Well into my dotage as I am, one of my summertime pursuits of recent years has been to familiarize myself with otherwise unexplored literary vistas. Last summer it was . . . well, I actually don't remember what it was. But I went into this summer with two seemingly unrelated goals: To read the best lay literature available on cosmology in general and quantum mechanics in particular, and the works of Thomas Wolfe.
Without waxing too terribly philosophical, it turns out that understanding the heavens and reading Wolfe are not dissimilar. Wolfe's extraordinarily rhapsodic writing can be like seeing the gear works of the heavens writ large, and his insights equal those of Timothy Ferris, Dennis Overbye and Bill Bryson, whose books I have recently devoured in becoming more attuned to stuff like wormholes, superstrings and grand unification theories.
Anyhow, I was floored by Wolfe's description of the ante-bellum South and what it means to be a Southerner in The Web and the Rock (1937).
"There was an image in George Webber's mind that came to him in childhood and resumed for him the whole dark picture of those decades of defeat and darkness. He saw an old house, set far back from the traveled highway, and many passed along that road, and the troops went by, the dust rose, and the war was over. And no one passed along the road again. He saw an old man go along the path, away from the road, into the house; and the path was overgrown with grass and weeds, with thorny tangle, and with underbrush until the path was lost. And no one ever used the path again. And the man who went into that house never came out it again. And the house stayed on. It shone faintly through that tangled growth like its own ruined spectre, its doors and windows black as eyeless sockets. That was the South. That was the South for thirty years or more.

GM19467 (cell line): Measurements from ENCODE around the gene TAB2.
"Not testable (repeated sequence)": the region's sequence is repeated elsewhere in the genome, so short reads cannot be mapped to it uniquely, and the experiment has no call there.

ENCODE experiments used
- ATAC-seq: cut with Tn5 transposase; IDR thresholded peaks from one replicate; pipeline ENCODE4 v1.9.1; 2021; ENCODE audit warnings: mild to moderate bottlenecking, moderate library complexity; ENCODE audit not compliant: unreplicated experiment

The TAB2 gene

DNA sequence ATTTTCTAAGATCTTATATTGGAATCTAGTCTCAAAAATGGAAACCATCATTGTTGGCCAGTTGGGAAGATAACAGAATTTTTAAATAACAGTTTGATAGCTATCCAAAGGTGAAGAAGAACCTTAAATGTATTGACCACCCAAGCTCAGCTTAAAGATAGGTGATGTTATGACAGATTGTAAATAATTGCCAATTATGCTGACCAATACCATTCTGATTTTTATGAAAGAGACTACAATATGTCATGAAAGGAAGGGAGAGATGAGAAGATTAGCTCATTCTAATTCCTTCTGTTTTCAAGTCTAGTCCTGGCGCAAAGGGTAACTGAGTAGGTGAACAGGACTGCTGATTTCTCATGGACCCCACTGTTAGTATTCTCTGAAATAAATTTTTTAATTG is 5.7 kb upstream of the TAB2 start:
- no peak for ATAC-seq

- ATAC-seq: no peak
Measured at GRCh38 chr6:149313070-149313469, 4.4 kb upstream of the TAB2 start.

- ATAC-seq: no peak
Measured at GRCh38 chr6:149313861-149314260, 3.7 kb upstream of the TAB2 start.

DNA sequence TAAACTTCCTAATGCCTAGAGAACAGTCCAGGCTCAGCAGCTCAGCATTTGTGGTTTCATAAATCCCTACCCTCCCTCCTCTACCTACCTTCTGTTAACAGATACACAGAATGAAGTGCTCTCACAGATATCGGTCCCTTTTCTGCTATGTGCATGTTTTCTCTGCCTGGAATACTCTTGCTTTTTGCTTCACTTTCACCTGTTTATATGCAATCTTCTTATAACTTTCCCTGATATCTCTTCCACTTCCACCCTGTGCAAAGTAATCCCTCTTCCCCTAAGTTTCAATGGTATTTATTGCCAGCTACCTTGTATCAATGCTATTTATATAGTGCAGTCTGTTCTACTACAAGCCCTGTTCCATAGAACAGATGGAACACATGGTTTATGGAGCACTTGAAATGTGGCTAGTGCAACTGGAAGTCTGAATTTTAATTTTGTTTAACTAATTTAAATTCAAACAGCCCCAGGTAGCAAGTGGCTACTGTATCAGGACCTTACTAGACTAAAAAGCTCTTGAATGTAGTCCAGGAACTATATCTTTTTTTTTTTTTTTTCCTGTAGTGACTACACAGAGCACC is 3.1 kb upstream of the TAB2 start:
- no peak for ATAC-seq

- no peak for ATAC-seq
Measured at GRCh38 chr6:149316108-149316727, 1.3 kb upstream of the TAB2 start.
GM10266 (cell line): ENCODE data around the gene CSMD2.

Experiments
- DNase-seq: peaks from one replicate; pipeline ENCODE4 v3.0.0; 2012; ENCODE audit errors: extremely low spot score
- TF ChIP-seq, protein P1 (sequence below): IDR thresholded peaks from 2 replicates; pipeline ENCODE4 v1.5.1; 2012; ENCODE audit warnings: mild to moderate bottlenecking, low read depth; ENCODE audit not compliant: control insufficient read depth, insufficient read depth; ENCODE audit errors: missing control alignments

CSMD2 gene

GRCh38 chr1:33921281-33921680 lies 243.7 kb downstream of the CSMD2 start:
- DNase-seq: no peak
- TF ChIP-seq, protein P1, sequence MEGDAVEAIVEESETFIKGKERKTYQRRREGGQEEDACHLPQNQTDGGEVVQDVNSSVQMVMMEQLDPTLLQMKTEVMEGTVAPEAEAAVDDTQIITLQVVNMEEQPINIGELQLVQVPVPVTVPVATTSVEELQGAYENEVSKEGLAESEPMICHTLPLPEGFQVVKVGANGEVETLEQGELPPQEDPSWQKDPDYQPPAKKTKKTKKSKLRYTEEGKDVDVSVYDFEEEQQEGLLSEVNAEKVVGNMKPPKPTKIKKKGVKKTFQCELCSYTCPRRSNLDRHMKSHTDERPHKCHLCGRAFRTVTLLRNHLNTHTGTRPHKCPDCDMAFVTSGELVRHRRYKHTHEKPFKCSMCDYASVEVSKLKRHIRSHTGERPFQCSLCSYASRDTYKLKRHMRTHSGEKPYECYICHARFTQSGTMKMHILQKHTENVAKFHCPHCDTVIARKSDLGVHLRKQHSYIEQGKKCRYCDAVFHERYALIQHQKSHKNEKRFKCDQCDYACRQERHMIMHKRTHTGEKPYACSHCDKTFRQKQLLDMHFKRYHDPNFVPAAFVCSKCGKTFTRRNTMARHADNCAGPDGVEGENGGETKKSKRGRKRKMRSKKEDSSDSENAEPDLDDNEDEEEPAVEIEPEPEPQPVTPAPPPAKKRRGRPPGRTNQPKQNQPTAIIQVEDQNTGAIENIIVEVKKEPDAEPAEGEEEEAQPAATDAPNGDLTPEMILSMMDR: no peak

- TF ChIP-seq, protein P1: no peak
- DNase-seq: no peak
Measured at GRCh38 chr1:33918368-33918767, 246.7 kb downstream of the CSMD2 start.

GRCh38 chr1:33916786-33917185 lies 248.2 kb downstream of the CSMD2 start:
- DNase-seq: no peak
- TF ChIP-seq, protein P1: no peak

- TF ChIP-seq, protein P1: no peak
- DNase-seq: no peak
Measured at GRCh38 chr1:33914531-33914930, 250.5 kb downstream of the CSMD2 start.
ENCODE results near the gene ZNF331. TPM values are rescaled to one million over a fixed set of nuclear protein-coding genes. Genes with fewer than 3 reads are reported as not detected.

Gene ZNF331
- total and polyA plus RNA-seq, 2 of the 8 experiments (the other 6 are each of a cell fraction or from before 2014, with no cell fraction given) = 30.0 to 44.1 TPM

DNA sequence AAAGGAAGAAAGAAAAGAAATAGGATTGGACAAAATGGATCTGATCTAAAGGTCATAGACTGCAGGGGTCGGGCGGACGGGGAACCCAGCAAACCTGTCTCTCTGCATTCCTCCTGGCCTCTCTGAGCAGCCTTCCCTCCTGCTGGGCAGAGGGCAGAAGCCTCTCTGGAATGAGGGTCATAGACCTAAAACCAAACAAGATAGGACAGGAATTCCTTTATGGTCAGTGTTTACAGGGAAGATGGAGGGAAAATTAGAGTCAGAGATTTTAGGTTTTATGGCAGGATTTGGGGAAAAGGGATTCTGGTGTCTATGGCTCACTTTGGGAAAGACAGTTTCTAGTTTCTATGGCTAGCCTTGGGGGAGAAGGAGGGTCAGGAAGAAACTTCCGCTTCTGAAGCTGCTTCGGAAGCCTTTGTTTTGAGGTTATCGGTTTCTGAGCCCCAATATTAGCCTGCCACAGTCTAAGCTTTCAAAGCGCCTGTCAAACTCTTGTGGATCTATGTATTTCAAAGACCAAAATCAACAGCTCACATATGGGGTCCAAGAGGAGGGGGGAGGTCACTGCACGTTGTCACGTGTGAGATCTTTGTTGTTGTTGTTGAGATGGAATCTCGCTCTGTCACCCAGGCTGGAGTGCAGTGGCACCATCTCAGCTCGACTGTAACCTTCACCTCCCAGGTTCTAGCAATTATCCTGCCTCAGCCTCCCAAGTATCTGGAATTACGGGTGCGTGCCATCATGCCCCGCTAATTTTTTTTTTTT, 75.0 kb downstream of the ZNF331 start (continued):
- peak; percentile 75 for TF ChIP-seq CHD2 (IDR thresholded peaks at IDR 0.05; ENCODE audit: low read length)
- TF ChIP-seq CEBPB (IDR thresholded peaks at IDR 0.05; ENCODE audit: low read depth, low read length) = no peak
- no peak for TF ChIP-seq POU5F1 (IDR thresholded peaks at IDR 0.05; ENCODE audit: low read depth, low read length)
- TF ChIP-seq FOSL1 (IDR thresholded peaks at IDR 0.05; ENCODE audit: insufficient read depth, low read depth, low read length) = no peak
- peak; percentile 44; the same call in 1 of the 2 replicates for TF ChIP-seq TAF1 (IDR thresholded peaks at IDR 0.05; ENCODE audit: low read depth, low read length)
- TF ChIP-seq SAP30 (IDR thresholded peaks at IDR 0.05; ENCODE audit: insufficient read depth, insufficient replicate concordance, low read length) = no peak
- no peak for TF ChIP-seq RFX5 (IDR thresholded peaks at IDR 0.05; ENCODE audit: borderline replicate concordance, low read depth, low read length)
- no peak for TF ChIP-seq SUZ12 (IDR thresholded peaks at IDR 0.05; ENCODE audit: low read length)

"That was the South, not of George Webber's life, nor of the lives of his contemporaries -- that was the South they did not know but somehow all of them remembered . . .
"They had come out upon the road again. The road was being paved. More people came now. They cut a pathway to the door again. Some of the weeds were clear. Another house was built. They heard wheels coming and the world was in, yet they were not yet wholly of that world."
I have now read all four of Wolfe's books (he died at the tender age of 37) and can recommend all of them, including The Web and the Rock, which many critics tend to dismiss as his weakest, which I agree with only insofar that the others are so tremendous.